Leadership & Management

Ensure, by effective leadership and management, that the day-to-day operations and activities of the Center are efficiently administered and that the organization is fiscally responsible with balanced budgets, attainable revenue projections, and financial stability. Advance the Center’s programmatic excellence. Protect and develop the archives. The Executive Director shall lead these efforts with support from all staff.

  • Establish goals and ensure effective systems to accomplish key objectives in the strategic plan. Track progress, regularly evaluate program components, recommend timelines and resources needed to achieve the strategic goals, and report on these quarterly to the Board.
  • Serve as a trusted steward of all Center finances and assets. Prepare the annual operating and capital budget for approval by the Board. Report quarterly on the operating budget.
  • Oversee all activities associated with the Board, including staffing for all Board and committee meetings, meeting schedules, locations, development of agenda, and meeting materials. Identify, assess, and inform the Board of internal and external issues that affect the Center.
  • Work closely with staff and  Board to ensure that the Center has the necessary human resources to support ongoing and planned programs and fiscal growth plans as they are developed. Establish and maintain open lines of communication with the staff and ensure a level of professionalism and teamwork across the organization.  Supervise, motivate, empower, and delegate appropriate responsibility among staff members.
  • Oversee the development and implementation of educational programs for the general public, academic programs for area educators and schools, and scholarly use of the archives.

The Executive Director’s near-term (12-18 month) priorities include:

  • Develop a deep knowledge of current fundraising, core programs, staff responsibilities, operations, and business plans.
  • Become the face and voice of the Center. Learn about Robert H. Jackson and be able to effectively promote his legacy as well as the Center’s programs and objectives.
  • Develop a multi-year operating budget, including additional staff positions.
  • Develop a multi-year fundraising plan.
  • Develop a strategic plan in partnership with the Board.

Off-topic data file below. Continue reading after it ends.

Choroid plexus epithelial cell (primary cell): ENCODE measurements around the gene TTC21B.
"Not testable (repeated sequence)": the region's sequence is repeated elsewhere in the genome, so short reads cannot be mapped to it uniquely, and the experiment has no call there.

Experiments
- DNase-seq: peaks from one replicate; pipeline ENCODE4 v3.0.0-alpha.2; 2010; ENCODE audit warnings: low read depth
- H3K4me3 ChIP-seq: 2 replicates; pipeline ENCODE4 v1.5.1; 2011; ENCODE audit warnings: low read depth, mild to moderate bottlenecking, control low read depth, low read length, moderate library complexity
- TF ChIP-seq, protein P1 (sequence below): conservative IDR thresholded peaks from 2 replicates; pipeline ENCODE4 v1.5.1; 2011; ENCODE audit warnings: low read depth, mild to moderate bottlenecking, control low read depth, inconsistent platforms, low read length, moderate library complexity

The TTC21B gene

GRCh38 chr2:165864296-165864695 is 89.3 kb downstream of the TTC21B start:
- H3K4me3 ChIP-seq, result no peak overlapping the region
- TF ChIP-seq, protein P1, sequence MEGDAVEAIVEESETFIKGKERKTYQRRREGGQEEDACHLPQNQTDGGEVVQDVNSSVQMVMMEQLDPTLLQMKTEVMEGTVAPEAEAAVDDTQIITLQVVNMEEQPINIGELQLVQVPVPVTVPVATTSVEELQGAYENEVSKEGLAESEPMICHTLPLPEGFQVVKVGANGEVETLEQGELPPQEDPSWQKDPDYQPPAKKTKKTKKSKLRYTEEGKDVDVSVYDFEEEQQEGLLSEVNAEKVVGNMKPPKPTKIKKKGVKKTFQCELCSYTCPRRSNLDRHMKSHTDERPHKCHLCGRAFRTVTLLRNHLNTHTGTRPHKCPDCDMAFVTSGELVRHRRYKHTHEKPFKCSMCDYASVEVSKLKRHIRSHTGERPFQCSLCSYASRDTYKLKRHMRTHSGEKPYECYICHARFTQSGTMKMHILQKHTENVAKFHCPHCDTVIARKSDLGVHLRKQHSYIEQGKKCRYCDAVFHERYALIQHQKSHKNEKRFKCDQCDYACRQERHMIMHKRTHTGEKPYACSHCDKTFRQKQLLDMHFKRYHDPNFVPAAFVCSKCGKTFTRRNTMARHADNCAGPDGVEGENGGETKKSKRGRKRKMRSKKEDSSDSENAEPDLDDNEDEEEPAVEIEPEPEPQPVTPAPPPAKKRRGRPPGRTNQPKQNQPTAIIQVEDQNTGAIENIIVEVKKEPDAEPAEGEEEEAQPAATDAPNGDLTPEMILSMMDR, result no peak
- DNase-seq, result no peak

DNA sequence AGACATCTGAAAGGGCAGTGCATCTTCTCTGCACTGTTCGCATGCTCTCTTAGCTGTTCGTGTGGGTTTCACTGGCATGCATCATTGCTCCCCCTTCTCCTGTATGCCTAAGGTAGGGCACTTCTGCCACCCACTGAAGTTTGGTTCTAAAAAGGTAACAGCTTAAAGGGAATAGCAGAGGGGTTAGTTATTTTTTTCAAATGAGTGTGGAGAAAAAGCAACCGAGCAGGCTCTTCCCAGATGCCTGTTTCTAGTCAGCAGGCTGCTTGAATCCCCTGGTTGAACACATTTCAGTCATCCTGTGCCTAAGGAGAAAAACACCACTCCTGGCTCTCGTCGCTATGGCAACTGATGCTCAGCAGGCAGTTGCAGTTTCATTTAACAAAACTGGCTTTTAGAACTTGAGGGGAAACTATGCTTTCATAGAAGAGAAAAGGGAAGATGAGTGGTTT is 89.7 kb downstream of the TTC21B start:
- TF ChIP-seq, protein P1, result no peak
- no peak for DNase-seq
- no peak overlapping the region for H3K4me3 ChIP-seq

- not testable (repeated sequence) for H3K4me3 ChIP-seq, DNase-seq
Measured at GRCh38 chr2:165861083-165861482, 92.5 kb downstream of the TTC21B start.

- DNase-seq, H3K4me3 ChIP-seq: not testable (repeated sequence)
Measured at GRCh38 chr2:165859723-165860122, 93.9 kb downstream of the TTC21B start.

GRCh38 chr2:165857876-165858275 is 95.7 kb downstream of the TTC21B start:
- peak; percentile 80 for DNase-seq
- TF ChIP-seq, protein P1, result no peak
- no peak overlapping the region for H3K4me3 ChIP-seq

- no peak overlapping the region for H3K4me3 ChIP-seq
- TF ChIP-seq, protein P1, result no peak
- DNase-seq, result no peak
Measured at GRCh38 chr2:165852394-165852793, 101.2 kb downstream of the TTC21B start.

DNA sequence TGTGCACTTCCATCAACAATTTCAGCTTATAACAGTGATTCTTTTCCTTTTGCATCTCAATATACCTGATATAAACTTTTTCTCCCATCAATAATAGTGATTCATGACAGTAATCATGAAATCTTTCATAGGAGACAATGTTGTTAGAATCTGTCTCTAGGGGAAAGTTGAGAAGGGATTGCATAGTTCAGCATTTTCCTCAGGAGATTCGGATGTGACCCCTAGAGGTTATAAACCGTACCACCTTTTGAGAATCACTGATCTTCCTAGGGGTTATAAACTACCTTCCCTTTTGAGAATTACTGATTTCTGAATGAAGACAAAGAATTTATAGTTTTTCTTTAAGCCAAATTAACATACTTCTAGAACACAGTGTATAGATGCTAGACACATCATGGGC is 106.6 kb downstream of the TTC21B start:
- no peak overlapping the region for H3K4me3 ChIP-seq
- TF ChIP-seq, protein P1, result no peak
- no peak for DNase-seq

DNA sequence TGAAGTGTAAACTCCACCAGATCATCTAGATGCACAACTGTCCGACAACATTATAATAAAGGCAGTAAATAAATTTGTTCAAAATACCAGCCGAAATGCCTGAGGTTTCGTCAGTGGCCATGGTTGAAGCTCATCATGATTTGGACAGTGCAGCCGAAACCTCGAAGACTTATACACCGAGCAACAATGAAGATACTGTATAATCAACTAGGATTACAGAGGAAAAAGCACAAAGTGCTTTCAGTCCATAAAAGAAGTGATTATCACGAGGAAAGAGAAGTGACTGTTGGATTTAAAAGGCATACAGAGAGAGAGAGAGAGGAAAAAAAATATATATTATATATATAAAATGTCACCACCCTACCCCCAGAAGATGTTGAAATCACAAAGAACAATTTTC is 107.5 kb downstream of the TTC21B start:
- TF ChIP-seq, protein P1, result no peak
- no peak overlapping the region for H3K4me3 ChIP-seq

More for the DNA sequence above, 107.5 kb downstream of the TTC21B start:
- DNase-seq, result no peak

• Lead, manage, and strengthen organizational and program growth.
  • Plan, along with the Board Chair, a Board retreat.
  • Administer the execution of the facility renovations resulting from the New York State Downtown Revitalization Initiative (DRI) grant

Qualifications and Experience

All candidates should have proven leadership, coaching and relationship management experience. Concrete demonstrable experience and other qualifications include:

  • Ideally an advanced degree with at least 5 years of senior management and non-profit experience.
  • Track record as an enthusiastic and entrepreneurial fundraiser with measurable results in identifying, cultivating, and soliciting major donors, foundation, government and corporate support, and generating other sources of revenue, and success in launching and completing a capital campaign or similar fundraising initiative.
  • Track record of effectively leading and scaling an organization and staff, including examples of having taken an organization to the next stage of growth.
  • Solid, hands-on budget management skills, including budget preparation, analysis, decision-making and reporting.
  • Strong organizational abilities including planning, delegating, program development and task facilitation, and demonstrated ability to oversee and collaborate with staff.
  • Ability to convey a vision of the Center’s strategic future to staff, Board, volunteers and donors.
  • Ability to assess situations to determine importance, urgency and risks, and to make clear decisions which are timely and in the best interests of the organization.
  • Skills to collaborate with and motivate Board members and other volunteers.
  • Strong writing and public speaking skills.

Compensation

  • Base compensation based on professional experience and current market rates.